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Red Sox ready in Oakland

Anticipation high as ultimate quest starts tonight

OAKLAND, Calif. -- This is the year. It is the mantra of Red Sox Nation, an ever-expanding state that may be recognized by the General Assembly of the United Nations if the Sox finally find success in October. The Sox clinched a spot in baseball's playoffs with a routine rout of the Baltimore Orioles in the regular-season Fenway finale last Thursday, and New England is still hung over from a preposterously overdone celebration that lingered long into the weekend.

Tonight -- late tonight -- baseball resumes as Pedro Martinez takes the mound against the Oakland Athletics in the first game of a best-of-five series for the right to advance to the American League Championship Series.

Before a pitch is thrown, long-suffering Sox fans (are they ever described any other way?) have scripted the ultimate October scenario: The Red Sox beat the A's in Round 1, finally overcome the hated Yankees in the ALCS, then beat the longer-suffering Chicago Cubs in the World Series. The Sox have not played the Cubs since 1918, when Babe Ruth and friends bagged Boston's last championship.

Stephen King has offered that a Sox-Cubs World Series might trigger the apocalypse because it would pit two teams incapable of ultimate victory, but fans in both cities won't have anything to do with negativity this week. All are convinced the long drought is over.

"I think that attitude is created by the positive attitude of the people in this clubhouse," catcher/leader Jason Varitek said in the Sox locker room before yesterday's workout at the cavernous Network Associates Coliseum. "It's been grinded into you that people here are positive. This team has been able to face adversity and bounce back. This is a true team and we've won that way all year."

The Red Sox face a formidable foe in Oakland, a team that won one more game than Boston this year and is in the playoffs for the fourth consecutive season. The A's send ace Tim Hudson to the hill tonight. Hudson threw a 93-pitch, two-hit shutout at the Red Sox in Oakland in August. "By far the best game pitching against our club this year," said Sox manager Grady Little.

Shutting out the Red Sox proved difficult this year. Boston was blanked an American League-low five times. The thundering Red Sox lineup set major league records for slugging percentage (.491), extra-base hits (649), and total bases (2,832) while hitting a franchise-best 238 homers and outscoring Oakland by a whopping 193 runs. The A's, meanwhile, led the league in pitching (3.63 ERA to Boston's 4.48) and enjoyed the AL's best home record, 57-24.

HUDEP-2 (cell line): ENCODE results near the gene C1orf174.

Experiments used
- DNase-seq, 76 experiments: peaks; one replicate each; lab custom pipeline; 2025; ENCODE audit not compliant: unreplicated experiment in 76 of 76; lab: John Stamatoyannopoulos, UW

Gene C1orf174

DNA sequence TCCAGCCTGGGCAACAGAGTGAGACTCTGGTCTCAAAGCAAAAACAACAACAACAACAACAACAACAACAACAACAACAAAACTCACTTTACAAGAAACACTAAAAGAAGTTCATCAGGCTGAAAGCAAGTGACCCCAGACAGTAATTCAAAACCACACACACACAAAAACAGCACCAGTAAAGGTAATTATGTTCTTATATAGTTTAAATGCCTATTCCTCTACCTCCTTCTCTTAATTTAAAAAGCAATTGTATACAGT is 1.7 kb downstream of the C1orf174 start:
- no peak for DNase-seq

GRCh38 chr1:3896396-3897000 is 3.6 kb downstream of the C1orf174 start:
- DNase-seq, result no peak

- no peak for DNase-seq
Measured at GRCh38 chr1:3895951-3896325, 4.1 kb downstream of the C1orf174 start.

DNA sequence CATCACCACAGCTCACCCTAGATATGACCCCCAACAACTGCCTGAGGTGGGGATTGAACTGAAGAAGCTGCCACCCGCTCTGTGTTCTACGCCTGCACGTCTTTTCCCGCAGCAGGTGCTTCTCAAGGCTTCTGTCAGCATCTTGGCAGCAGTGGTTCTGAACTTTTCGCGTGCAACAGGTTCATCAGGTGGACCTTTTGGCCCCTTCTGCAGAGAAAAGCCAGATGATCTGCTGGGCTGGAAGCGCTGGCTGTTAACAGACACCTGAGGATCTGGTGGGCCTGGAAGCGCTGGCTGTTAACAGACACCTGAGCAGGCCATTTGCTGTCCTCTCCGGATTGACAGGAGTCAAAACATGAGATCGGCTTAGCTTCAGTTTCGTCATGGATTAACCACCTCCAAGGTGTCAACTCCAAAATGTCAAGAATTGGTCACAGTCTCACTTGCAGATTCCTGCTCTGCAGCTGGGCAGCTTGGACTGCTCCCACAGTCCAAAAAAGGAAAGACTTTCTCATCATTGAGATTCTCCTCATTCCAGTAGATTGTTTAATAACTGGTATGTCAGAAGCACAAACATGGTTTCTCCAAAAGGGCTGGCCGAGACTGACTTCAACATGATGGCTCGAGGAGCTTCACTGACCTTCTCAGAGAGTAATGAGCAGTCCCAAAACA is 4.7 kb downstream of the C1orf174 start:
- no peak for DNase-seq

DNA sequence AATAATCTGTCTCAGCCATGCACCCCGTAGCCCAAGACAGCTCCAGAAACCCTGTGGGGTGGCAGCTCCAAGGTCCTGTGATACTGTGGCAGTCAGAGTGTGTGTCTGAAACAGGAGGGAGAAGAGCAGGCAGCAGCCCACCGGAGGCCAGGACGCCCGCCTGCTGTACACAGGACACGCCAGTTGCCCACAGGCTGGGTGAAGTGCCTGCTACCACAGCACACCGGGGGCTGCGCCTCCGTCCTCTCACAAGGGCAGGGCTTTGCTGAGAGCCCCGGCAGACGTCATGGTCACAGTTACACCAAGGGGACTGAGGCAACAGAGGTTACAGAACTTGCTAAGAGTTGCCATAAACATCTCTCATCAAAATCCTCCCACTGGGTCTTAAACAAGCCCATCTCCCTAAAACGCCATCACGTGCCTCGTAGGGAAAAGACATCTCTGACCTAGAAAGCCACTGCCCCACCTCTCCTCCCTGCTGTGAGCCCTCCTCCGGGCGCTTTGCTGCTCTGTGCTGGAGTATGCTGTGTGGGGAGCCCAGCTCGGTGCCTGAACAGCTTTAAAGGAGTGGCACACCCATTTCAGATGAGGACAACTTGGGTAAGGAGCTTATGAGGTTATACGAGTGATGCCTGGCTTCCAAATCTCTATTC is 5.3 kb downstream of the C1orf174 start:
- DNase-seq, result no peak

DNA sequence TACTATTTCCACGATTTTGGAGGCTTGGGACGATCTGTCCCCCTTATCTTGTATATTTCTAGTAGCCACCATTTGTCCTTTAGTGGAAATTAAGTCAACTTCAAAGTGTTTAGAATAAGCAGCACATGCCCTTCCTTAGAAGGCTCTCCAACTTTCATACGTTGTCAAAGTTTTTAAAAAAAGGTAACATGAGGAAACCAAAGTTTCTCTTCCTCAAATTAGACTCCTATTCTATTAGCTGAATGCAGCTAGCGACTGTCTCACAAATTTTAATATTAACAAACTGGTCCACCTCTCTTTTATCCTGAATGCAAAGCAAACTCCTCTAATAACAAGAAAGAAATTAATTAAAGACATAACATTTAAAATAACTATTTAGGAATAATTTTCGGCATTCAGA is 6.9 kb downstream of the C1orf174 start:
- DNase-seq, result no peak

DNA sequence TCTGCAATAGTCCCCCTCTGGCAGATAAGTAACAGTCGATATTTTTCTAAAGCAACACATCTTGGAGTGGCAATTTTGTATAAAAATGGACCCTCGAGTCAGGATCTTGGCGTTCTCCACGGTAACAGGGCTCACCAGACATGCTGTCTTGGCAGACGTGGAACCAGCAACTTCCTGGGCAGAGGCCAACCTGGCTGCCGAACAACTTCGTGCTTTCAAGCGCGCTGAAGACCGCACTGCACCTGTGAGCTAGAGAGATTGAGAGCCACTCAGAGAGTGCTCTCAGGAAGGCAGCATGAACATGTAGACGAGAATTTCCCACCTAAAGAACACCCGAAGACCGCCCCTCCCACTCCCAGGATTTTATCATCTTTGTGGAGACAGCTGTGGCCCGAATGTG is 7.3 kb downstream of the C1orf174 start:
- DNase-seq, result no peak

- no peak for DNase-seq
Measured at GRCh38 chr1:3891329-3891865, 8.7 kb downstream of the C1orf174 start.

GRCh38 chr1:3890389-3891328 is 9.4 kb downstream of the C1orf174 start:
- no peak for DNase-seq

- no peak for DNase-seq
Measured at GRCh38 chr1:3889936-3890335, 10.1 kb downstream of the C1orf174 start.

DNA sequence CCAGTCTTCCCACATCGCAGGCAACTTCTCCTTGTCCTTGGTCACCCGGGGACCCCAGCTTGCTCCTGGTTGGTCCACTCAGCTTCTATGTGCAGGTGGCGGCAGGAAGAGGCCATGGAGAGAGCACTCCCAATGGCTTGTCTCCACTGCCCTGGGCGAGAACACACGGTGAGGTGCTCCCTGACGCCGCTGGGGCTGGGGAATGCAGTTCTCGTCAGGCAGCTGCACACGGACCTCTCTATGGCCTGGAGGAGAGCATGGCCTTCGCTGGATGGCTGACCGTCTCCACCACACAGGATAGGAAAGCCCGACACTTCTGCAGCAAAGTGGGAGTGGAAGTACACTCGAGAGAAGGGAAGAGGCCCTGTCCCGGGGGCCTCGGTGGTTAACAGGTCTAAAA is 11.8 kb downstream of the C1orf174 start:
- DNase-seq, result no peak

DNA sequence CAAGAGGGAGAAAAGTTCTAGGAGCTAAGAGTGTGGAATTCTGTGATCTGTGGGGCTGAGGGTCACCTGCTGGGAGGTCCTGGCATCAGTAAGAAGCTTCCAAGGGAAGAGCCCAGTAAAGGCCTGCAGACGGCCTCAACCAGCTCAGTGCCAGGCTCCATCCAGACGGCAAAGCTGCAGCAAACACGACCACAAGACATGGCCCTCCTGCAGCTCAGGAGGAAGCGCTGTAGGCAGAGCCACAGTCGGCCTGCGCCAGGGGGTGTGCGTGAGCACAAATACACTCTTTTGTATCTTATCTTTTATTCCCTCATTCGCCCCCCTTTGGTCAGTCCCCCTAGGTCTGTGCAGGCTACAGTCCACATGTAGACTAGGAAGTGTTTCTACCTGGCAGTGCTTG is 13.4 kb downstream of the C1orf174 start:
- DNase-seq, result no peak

It's long been held that good pitching beats good hitting, especially in postseason play. How do the Sox plan to mash their way into the next round?

"The bottom line is this," stated Sox slugger Kevin Millar. "Hudson is capable of throwing an unbelievable game. He shut us down last time, but he's not going to do that every time or he'd be 35-0. But the thing that puts our lineup aside is its balance. We go left, right, left, right. We have the batting champ [Bill Mueller] batting eighth. There's no matchup against us. That's the plus we have. If the pitchers make their pitches, we're out. But we live off mistakes."

The 10 p.m. starting time will no doubt produce tardiness and baggy eyes in New England tomorrow morning, but the Nation will not sleep while the Sox begin their playoff quest. Game 2 is tomorrow at 4 p.m. and the Sox will come home for Games 3 and 4 (if necessary) at Fenway Saturday and Sunday.

There's no parallel excitement here in the Bay area. The A's have been in the playoffs four straight years and won a championship as recently as 1989. The cross-bay Giants are in their own postseason series, playing the Florida Marlins at Pac Bell Park. There are plenty of tickets available for tonight's games. The A's are taking out ads in the local papers.

The bad news for the A's and their fans is that Martinez appears to be at the top of his game, almost approximating his 1999 form when he enjoyed one of the greatest campaigns in big league history. Still sulking because of a litany of perceived slights (Pedro refused to participate in the mandatory Major League Baseball news conference yesterday), he has been almost untouchable since coughing up a 3-0 lead against the Yankees Aug. 30.

"He's the best I've seen him in two years," said Little.

There. It's all going Boston's way. Seventeen of 18 ESPN baseball experts picked the Red Sox to win this series. The Globe staff is unanimous in its predictions.

"Does that make me anxious?" pondered 29-year-old general manager Theo Epstein. "Yes, a little bit. It's similar to the optimism we had before Opening Day. Our goal then was to make the postseason and our goal now is to have a successful postseason.

"I think there's a lot of things to like about this team. The confidence is a reflection of deserved positive feeling about this club. It's not just blind optimism."

Optimism. The Calvinistic clouds of doubt have dissipated. No one thinks the sky is falling. No one is saying, "They killed our fathers and now they are coming to get us." It's the new world order in an ever-growing Nation.

Playoffs 2003
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